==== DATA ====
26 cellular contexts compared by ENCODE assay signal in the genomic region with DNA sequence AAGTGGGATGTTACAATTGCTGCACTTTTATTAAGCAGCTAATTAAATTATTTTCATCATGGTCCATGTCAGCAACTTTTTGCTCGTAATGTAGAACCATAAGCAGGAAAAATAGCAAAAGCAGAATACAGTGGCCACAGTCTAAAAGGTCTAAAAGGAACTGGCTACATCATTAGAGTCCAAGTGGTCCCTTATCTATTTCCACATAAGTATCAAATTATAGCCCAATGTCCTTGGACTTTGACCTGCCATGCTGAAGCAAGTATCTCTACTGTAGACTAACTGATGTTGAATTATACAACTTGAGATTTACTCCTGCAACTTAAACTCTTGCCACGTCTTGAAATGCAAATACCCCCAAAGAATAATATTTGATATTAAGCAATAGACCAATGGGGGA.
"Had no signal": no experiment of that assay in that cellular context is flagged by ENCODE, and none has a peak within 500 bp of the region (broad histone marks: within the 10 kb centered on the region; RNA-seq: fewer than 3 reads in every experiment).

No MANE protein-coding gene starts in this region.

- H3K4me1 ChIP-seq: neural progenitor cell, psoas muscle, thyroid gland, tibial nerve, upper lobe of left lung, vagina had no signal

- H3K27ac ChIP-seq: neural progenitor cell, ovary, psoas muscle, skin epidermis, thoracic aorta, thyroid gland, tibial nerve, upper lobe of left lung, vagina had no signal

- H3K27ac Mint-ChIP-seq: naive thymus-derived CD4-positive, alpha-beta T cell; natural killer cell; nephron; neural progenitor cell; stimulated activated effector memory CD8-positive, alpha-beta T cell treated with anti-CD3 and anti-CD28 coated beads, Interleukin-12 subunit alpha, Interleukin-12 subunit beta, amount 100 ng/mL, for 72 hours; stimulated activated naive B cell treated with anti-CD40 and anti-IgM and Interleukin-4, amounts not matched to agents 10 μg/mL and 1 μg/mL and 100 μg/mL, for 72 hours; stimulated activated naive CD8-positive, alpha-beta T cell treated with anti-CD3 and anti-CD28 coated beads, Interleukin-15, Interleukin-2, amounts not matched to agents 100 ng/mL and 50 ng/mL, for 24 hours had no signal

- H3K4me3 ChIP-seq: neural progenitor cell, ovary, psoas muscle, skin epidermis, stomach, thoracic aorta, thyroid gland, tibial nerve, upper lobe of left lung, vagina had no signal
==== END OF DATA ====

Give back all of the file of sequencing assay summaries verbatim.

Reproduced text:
26 cellular contexts compared by ENCODE assay signal in the genomic region with DNA sequence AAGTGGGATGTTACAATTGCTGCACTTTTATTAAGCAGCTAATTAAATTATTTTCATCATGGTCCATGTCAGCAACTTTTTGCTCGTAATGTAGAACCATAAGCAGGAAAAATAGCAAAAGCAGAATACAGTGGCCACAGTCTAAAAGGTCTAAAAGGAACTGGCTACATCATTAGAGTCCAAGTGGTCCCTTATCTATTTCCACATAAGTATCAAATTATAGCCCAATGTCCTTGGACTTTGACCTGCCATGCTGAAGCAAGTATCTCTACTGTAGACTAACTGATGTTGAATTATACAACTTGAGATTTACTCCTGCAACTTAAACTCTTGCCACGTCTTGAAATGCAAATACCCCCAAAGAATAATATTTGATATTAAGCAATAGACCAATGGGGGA.
"Had no signal": no experiment of that assay in that cellular context is flagged by ENCODE, and none has a peak within 500 bp of the region (broad histone marks: within the 10 kb centered on the region; RNA-seq: fewer than 3 reads in every experiment).

No MANE protein-coding gene starts in this region.

- H3K4me1 ChIP-seq: neural progenitor cell, psoas muscle, thyroid gland, tibial nerve, upper lobe of left lung, vagina had no signal

- H3K27ac ChIP-seq: neural progenitor cell, ovary, psoas muscle, skin epidermis, thoracic aorta, thyroid gland, tibial nerve, upper lobe of left lung, vagina had no signal

- H3K27ac Mint-ChIP-seq: naive thymus-derived CD4-positive, alpha-beta T cell; natural killer cell; nephron; neural progenitor cell; stimulated activated effector memory CD8-positive, alpha-beta T cell treated with anti-CD3 and anti-CD28 coated beads, Interleukin-12 subunit alpha, Interleukin-12 subunit beta, amount 100 ng/mL, for 72 hours; stimulated activated naive B cell treated with anti-CD40 and anti-IgM and Interleukin-4, amounts not matched to agents 10 μg/mL and 1 μg/mL and 100 μg/mL, for 72 hours; stimulated activated naive CD8-positive, alpha-beta T cell treated with anti-CD3 and anti-CD28 coated beads, Interleukin-15, Interleukin-2, amounts not matched to agents 100 ng/mL and 50 ng/mL, for 24 hours had no signal

- H3K4me3 ChIP-seq: neural progenitor cell, ovary, psoas muscle, skin epidermis, stomach, thoracic aorta, thyroid gland, tibial nerve, upper lobe of left lung, vagina had no signal